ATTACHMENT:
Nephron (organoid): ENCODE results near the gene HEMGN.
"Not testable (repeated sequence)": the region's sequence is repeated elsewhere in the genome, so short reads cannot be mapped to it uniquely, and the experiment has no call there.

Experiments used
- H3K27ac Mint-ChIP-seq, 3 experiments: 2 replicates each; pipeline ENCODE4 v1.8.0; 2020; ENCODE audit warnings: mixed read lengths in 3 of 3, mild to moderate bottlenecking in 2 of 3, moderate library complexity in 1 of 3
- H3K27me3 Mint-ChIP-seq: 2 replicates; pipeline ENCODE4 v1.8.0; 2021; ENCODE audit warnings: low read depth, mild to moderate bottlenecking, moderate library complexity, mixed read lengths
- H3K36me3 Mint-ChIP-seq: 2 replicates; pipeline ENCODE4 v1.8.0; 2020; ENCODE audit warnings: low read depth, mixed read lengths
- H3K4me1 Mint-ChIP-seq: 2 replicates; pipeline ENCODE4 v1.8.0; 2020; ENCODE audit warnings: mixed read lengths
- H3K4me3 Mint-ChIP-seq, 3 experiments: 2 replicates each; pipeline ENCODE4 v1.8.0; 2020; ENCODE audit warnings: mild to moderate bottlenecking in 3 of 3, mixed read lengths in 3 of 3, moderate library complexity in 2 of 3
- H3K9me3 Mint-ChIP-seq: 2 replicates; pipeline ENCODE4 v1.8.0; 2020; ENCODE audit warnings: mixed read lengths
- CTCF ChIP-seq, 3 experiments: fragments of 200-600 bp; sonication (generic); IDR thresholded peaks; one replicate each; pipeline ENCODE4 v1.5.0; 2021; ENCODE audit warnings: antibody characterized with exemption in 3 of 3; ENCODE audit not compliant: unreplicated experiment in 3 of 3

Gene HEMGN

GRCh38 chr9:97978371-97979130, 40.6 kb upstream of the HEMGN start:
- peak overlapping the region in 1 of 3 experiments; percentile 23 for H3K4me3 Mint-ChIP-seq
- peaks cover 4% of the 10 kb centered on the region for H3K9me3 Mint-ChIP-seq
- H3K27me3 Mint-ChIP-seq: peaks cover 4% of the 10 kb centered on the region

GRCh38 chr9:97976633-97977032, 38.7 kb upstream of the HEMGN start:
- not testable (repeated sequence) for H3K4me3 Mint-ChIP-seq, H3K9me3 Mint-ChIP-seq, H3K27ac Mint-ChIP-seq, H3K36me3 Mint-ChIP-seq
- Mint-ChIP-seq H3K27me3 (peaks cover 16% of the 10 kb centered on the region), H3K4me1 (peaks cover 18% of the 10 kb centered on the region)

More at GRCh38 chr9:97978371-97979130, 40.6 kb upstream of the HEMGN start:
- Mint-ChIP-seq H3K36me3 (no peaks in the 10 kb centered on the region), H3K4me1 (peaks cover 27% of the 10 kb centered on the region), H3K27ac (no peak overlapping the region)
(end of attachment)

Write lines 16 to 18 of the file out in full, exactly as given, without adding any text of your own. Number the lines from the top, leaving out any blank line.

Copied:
GRCh38 chr9:97976633-97977032, 38.7 kb upstream of the HEMGN start:
- not testable (repeated sequence) for H3K4me3 Mint-ChIP-seq, H3K9me3 Mint-ChIP-seq, H3K27ac Mint-ChIP-seq, H3K36me3 Mint-ChIP-seq
- Mint-ChIP-seq H3K27me3 (peaks cover 16% of the 10 kb centered on the region), H3K4me1 (peaks cover 18% of the 10 kb centered on the region)